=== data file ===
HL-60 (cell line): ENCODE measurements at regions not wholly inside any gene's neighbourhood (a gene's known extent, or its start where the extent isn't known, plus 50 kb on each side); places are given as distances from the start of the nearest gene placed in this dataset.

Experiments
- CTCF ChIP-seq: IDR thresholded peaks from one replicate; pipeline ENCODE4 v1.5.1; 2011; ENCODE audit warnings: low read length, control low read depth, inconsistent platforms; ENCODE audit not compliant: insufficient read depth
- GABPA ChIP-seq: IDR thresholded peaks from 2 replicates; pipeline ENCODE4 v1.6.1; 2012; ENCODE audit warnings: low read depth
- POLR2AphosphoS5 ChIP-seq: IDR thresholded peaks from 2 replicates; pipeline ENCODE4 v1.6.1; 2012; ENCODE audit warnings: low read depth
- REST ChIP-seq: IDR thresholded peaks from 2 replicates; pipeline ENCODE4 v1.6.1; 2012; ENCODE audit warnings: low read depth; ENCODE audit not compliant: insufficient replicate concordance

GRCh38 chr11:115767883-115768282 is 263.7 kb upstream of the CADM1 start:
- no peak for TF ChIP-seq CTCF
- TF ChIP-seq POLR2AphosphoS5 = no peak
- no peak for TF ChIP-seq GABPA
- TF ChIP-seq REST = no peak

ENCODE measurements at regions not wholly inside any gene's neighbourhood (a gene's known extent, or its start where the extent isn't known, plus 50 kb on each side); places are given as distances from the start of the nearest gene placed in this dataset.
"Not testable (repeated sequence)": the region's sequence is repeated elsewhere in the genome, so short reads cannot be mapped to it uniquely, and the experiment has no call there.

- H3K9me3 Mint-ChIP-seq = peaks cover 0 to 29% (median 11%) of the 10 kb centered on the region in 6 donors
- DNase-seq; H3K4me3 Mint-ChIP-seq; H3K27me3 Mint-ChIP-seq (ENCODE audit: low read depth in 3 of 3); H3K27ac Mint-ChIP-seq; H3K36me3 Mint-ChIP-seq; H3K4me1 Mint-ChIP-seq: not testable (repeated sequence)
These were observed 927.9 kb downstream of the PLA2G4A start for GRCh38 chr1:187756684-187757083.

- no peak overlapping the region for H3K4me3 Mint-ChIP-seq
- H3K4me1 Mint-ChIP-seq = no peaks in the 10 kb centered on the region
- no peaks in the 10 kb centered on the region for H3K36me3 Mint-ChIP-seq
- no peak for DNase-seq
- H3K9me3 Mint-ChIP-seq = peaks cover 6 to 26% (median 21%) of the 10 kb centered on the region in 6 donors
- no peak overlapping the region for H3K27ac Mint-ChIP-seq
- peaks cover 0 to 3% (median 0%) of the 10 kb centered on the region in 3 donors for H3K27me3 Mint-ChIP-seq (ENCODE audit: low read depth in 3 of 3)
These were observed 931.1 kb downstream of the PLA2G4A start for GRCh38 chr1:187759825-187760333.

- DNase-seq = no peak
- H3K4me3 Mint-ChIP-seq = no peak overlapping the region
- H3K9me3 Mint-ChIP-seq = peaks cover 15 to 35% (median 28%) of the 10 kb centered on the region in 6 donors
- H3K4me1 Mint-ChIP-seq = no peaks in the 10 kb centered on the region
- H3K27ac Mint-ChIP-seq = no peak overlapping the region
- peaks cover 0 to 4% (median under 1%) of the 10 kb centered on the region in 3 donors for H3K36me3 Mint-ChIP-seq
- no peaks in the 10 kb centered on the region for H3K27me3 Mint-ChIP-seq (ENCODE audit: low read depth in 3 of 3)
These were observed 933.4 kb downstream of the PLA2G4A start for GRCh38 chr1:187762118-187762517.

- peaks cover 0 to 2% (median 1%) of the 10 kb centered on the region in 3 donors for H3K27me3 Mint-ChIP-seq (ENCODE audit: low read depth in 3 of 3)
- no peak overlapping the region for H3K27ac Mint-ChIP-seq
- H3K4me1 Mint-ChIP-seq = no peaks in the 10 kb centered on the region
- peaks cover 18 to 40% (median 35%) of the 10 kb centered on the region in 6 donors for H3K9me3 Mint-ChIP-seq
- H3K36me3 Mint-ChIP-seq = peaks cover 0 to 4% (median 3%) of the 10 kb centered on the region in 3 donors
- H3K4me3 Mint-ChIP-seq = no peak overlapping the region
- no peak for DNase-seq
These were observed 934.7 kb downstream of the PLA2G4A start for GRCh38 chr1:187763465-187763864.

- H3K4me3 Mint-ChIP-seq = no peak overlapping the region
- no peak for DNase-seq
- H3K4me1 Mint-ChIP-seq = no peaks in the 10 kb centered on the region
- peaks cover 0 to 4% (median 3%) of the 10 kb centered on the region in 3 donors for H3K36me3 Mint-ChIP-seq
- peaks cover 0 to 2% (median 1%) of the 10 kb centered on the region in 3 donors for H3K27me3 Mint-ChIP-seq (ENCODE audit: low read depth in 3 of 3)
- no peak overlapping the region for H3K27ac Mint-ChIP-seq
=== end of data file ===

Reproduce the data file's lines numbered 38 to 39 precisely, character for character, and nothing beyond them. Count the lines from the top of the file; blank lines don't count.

- H3K4me3 Mint-ChIP-seq = no peak overlapping the region
- no peak for DNase-seq